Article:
When the Louvre invited me to organise for the whole of November 2009 a series of conferences, exhibitions, public readings, concerts, film projections and the like on the subject of my choice, I did not hesitate for a second and proposed the list.
Thus Umberto Eco on the genesis of this book, published simultaneously in Italian, French and English. Considering those parallel manifestations of the project, it was perhaps to be expected that this, its sole printed version, would be situated at the more ingratiatingly ludic end of the Eco spectrum. The Infinity of Lists is a work less of theory than of taxonomy. Flaunting his extraordinary erudition, but flaunting it modestly, if such an oxymoron is permissible, Eco basically draws up a list of lists, which he then proceeds to categorise, codify and exemplify under a capacious umbrella of rubrics: Lists of Places, Lists of Mirabilia, Excessive Lists, Incoherent Lists, Collections and Treasures, etc. Actually, in this specific context, ‘etc’ is as relevant to his propos as any word in the preceding sentence.
This is a bulging book about ‘etc’, about unsqueezable plenitude, frame-straining and paragraph-straining abundance. In fact, I’d be prepared to wager that the comma, that elementary punctuational unit of list-making, features here with rather greater frequency than in most other books of comparable length.
Much of one’s enjoyment derives from the quoted lists themselves. Some should be familiar to British readers — the opening chapter of Bleak House (‘Fog…’, etc), Kipling’s ‘If’, the Song of Songs, Borges’ bestiary of real and imaginary creatures (‘those that tremble as if they were mad; innumerable ones; those drawn with a very fine camel’s-hair brush’, etc), John of Gaunt’s ‘This England’ speech from Richard II, even Gargantua’s fabulous inventory of bottom-wiping methods.
Many others are probably not. I personally had never read Hesiod’s Theogony or the American poet Edgar Lee Masters’ folksy Spoon River Anthology or Rubén Darío’s Canto a la Argentina or the Polish Nobelist Wislawa Szymborska’s ‘Possibilities’ (‘I prefer exceptions./I prefer to leave early./I prefer talking to doctors about something else.’, etc), not to mention lots and lots of others.
Of necessity, the longest list of all, of course, is that of omissions. Among the visual lists (the book is gorgeously illustrated), I was especially surprised by the absence of M. C. Escher, the Dutch-born graphic artist whose images of endlessly diminishing birds, fish and lizards, the tiniest of them bunched up at the edges of the picture frame, constitute a remarkable approximation of the counter- intuitive results obtained by adding up an infinite series of fractions (e.g. 1+1/2+1/4+ 1/8+1/16 … equals not infinity but 2).
Oddly, too, there are no nursery rhymes. Theatre is represented solely (I think: it’s hard keeping up with this book) by Cyrano de Bergerac’s paeon to his own nose, music by Ravel’s Boléro and film by one of Busby Berkeley’s kaleidoscopic routines (though there’s nothing on Peter Greenaway, whose work Eco must know — since he knows everything — but may not much care for).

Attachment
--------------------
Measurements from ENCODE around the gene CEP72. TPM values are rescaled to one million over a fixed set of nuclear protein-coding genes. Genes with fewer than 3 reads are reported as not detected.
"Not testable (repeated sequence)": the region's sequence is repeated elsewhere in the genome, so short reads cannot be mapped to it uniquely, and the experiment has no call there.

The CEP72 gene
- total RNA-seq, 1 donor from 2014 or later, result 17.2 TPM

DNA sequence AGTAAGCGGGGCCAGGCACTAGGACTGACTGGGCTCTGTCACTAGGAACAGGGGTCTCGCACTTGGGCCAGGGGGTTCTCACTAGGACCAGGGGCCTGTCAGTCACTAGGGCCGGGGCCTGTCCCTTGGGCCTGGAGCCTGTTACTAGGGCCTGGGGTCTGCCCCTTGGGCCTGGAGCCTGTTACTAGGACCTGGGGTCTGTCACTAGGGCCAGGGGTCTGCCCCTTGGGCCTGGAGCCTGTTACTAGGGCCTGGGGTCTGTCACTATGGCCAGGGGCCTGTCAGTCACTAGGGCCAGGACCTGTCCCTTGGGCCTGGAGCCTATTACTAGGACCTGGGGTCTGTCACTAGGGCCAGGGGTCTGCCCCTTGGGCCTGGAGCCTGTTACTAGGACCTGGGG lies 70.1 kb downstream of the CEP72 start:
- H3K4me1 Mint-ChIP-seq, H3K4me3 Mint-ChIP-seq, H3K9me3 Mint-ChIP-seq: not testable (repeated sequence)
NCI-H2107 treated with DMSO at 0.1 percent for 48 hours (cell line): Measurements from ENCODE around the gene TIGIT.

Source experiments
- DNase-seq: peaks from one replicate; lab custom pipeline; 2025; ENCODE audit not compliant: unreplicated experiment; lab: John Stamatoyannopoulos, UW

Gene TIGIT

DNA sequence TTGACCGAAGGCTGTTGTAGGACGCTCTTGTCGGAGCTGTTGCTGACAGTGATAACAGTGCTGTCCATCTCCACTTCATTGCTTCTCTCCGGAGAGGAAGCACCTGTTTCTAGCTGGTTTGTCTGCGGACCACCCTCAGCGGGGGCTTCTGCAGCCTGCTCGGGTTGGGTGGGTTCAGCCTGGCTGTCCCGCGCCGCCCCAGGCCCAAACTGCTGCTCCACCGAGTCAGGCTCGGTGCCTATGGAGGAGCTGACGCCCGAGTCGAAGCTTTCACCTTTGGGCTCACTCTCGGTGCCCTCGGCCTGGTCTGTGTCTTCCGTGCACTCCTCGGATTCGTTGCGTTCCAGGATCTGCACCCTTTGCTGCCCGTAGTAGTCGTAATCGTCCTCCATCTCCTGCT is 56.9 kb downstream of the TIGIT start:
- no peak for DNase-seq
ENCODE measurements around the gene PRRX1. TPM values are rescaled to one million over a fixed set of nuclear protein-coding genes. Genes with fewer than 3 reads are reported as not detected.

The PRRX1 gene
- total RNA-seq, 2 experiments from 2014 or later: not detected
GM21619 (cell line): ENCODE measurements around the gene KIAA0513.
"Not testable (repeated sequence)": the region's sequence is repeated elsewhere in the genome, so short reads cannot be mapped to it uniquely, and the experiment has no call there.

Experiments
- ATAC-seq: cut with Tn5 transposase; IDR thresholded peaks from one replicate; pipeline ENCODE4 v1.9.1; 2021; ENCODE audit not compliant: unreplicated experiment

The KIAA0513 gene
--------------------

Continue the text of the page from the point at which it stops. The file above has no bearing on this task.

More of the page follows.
Even if Eco offers a continuous stream of aperçus on themes as disparate as the sickly preservation of ‘mystically repugnant’ relics, Russell’s paradox of self-referentiality (which means that there’s at least one book that Borges’ supposedly infinite library can never contain — the catalogue of books which don’t refer to themselves), the verbal bulimia of Joyce, the fad for cabinets of curiosities, the incompatibility of sculpture and list- making, the poetical list versus the practical list and whether, without contextual evidence, one can actually tell them apart — he arrives at a single overarching conclusion: that, beyond a certain normative level, where what the writer gives you is all you need to know, the pleasure of the list, for the reader, is that of gluttony. Lists are fun because, always assuming we possess the right sort of patience (some readers just skip them), we can gorge on them to our heart’s delight.
A final point on the book itself. It’s a beautiful object (if a little heavy to handle in bed). Its creamy pages are a pleasure to turn, its various typefaces are not just elegant but appropriate to the needs of the text, its illustrations a joy to study, its translation (to my ear) impeccable. It may well be that, in the near future, digital reading technologies will become not just the norm but an increasingly sophisticated norm. For the moment, however, The Infinity of Lists, sumptuous yet unpresumptuous, is the perfect anti-Kindle.
This article first appeared in the print edition of The Spectator magazine, dated December 12, 2009Tags: Anthology, Architecture, Art, Artists, Curiosities, History, Non-fiction